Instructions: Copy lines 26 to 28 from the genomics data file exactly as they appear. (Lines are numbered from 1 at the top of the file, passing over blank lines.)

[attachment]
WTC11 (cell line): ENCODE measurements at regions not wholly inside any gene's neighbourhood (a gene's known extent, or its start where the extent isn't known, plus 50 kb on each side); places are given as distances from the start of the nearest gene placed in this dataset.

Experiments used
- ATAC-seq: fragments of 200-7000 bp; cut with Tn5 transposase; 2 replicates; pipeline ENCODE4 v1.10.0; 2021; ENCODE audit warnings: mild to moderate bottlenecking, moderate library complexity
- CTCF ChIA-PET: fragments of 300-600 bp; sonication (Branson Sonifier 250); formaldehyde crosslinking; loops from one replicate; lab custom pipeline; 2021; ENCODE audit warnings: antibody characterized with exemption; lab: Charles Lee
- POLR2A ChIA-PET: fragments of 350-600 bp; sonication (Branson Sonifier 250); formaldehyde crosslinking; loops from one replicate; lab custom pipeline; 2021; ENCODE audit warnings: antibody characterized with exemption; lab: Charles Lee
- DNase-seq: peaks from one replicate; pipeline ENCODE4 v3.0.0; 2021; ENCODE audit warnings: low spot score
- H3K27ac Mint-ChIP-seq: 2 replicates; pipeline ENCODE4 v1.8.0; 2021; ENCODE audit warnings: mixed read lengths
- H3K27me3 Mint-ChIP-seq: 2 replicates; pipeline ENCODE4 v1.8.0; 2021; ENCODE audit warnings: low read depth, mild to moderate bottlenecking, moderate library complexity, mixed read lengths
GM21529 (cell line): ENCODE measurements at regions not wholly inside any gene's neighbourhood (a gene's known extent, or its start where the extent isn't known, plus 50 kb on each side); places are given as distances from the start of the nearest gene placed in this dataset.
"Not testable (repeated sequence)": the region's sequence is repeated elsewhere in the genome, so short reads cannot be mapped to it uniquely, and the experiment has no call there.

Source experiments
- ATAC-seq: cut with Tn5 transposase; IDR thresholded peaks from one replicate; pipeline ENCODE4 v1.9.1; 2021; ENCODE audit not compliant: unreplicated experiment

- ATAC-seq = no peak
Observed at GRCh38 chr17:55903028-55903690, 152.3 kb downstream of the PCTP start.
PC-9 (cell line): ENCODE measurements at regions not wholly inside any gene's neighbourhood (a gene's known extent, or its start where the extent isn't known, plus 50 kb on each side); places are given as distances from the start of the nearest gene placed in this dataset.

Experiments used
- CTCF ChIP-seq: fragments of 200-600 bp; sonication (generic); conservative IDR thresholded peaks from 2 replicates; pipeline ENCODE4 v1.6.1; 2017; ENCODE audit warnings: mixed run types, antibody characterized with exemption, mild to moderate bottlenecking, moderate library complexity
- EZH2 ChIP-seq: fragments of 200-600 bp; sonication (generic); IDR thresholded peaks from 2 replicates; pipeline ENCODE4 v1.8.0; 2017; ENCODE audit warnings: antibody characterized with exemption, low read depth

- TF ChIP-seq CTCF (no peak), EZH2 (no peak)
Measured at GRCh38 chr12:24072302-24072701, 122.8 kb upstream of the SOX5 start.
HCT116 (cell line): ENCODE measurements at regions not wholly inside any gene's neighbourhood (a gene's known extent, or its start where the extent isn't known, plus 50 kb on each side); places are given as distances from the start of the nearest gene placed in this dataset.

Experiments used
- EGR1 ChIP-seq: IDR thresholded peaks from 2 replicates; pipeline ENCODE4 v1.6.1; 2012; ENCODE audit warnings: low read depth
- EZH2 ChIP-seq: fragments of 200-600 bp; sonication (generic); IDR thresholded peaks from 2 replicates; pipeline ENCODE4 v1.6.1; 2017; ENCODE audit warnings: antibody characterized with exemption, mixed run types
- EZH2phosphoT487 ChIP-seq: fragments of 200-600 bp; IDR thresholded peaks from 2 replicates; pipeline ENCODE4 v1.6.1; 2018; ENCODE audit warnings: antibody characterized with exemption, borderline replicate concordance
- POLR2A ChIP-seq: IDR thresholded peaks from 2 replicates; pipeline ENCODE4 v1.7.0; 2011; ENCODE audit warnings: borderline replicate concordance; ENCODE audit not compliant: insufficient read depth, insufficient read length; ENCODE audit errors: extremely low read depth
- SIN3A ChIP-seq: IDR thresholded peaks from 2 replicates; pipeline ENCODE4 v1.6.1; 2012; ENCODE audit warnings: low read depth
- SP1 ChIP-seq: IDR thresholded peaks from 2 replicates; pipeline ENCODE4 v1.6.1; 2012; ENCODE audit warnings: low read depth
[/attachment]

- POLR2A ChIP-seq: IDR thresholded peaks from 2 replicates; pipeline ENCODE4 v1.7.0; 2011; ENCODE audit warnings: borderline replicate concordance; ENCODE audit not compliant: insufficient read depth, insufficient read length; ENCODE audit errors: extremely low read depth
- SIN3A ChIP-seq: IDR thresholded peaks from 2 replicates; pipeline ENCODE4 v1.6.1; 2012; ENCODE audit warnings: low read depth
- SP1 ChIP-seq: IDR thresholded peaks from 2 replicates; pipeline ENCODE4 v1.6.1; 2012; ENCODE audit warnings: low read depth